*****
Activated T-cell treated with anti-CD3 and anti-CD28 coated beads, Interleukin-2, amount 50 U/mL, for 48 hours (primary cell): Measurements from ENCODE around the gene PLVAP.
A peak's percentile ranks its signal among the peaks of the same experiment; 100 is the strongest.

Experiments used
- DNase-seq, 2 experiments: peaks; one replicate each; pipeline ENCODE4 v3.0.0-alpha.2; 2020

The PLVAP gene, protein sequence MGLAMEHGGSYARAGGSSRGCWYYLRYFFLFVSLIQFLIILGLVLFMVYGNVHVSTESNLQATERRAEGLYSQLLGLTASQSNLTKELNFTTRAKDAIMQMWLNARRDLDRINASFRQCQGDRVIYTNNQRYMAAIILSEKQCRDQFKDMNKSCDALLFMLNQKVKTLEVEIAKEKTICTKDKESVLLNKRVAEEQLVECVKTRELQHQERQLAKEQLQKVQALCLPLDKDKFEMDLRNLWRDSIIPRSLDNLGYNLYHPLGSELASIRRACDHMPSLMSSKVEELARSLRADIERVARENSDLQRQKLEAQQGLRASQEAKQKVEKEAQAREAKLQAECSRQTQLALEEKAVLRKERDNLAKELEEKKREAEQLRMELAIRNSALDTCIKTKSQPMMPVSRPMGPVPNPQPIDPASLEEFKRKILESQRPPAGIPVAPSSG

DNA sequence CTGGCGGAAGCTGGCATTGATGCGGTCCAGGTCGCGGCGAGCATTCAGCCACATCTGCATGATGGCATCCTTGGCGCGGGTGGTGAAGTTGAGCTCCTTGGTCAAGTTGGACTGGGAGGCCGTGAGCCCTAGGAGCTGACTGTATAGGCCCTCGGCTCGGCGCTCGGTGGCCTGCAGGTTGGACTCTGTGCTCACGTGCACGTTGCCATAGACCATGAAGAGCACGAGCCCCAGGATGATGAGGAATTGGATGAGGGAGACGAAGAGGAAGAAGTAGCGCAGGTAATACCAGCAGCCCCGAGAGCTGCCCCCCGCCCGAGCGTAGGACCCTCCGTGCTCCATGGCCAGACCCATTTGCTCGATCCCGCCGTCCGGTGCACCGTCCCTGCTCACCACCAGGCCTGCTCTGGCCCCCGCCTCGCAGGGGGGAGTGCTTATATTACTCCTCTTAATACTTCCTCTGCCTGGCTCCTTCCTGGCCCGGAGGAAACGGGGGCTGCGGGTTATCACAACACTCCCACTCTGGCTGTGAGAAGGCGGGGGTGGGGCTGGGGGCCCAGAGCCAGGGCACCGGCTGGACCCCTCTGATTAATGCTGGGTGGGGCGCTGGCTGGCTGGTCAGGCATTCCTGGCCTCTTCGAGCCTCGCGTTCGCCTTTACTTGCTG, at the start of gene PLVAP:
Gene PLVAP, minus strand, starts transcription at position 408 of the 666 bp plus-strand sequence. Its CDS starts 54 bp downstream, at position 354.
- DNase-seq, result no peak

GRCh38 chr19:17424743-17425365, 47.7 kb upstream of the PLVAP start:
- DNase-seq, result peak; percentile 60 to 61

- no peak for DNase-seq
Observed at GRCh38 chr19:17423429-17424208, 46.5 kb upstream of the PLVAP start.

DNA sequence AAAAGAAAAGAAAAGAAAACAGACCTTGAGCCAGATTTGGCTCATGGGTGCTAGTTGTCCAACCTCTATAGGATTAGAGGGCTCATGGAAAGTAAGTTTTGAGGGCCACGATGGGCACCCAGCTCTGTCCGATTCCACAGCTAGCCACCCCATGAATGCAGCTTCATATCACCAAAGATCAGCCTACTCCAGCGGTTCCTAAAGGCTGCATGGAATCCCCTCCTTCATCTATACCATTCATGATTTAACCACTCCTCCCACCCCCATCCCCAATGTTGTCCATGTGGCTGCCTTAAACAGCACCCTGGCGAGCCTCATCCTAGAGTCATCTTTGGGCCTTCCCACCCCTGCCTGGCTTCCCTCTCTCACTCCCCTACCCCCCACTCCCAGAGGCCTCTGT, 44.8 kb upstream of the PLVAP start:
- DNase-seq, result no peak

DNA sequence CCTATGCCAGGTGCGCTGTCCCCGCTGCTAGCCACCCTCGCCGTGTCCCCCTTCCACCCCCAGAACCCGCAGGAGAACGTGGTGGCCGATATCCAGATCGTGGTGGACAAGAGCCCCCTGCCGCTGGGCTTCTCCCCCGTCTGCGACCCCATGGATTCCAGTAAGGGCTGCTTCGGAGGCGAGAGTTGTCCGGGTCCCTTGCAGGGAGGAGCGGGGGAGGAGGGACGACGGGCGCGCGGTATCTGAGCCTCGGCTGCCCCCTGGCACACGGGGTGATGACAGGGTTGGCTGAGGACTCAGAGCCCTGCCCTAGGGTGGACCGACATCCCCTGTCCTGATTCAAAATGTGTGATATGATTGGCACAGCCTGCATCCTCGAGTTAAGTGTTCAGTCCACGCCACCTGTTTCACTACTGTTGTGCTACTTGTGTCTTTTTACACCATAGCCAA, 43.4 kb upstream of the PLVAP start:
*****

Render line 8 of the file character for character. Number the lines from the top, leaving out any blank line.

- DNase-seq, result no peak